My site description says “knowledge management, good Web content, duck confit, odd bits of beauty, general nerdliness, and the Oxford comma.”
While I *use* the Oxford comma on this blog, I am not sure I have really blogged about it, per se. My brother-in-law Seth called me on this the other day–and then a lot of people read this news story and told me it made them think of me. I’m quite proud.
I am a staunch, steadfast proponent and defender of the Oxford comma. None of the arguments against it make sense to me, when weighed against the arguments for it. I’m not going to try to convince you, though. You can do that for yourself. (Just Google “Oxford Comma” and be amazed at the nerdery and vitriol.)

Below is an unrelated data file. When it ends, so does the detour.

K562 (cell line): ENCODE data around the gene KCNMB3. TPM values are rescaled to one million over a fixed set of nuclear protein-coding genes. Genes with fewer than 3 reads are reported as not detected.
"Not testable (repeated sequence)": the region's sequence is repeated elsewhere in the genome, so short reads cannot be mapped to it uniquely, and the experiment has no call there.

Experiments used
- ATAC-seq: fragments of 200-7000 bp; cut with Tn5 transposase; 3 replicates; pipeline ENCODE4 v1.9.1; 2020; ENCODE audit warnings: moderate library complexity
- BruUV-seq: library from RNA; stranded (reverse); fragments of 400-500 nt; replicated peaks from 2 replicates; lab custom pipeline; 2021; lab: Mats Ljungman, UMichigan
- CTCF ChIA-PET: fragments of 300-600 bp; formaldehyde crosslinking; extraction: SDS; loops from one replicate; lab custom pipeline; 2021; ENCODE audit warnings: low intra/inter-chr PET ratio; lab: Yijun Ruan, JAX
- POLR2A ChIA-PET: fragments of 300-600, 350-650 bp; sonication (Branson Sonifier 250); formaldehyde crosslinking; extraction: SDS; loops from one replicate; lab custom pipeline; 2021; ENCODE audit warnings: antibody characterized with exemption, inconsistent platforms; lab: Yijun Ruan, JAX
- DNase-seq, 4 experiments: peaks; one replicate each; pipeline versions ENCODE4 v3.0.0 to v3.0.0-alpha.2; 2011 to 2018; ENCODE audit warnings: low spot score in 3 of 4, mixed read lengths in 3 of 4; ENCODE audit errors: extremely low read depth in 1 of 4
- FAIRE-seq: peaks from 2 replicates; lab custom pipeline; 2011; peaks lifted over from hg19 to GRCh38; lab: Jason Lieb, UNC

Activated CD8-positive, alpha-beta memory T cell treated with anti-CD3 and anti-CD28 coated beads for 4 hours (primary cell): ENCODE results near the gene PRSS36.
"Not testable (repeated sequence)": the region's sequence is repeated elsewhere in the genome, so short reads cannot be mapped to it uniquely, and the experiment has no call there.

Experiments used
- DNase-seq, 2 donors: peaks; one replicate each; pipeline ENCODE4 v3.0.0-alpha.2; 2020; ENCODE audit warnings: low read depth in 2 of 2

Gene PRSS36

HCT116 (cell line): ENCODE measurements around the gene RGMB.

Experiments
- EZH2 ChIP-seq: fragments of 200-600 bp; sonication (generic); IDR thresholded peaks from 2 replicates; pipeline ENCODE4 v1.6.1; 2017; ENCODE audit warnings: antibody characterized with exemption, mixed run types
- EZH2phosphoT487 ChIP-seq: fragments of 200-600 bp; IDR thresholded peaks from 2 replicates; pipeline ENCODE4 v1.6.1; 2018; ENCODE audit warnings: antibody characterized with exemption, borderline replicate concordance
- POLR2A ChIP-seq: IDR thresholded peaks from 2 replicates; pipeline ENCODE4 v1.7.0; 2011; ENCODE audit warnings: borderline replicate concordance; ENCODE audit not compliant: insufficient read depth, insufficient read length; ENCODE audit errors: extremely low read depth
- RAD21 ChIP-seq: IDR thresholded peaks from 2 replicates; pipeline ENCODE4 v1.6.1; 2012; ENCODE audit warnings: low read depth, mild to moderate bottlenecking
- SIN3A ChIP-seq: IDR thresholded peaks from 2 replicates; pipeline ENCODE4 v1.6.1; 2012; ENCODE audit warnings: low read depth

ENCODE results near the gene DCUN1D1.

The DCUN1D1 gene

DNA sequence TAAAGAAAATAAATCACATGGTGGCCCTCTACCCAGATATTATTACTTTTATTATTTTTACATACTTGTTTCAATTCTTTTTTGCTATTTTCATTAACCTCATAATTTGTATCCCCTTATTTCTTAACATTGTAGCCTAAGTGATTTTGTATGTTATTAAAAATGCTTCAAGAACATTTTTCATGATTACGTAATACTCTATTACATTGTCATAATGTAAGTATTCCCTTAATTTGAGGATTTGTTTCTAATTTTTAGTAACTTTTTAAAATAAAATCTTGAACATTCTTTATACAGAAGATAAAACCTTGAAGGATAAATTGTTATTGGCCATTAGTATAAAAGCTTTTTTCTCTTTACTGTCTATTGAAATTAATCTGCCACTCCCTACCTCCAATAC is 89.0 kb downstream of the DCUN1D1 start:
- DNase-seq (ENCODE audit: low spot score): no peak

Lynne Truss’ lovely Eats, Shoots & Leaves calls the comma a “grammatical sheepdog” that “tears about on the hillside of language, endlessly organising [sic] words into sensible groups and making them stay put.” Ms. Truss acknowledges the pro vs con argument and advises “There are people who embrace the Oxford comma and those who don’t, and I’ll just say this: never get between these people when drink has been taken.”
- Mental Floss: The Best Shots Fired in the Oxford Comma Wars (includes pro and con arguments)
Times when a comma (not always Oxford) made a difference in the outcome of a court case: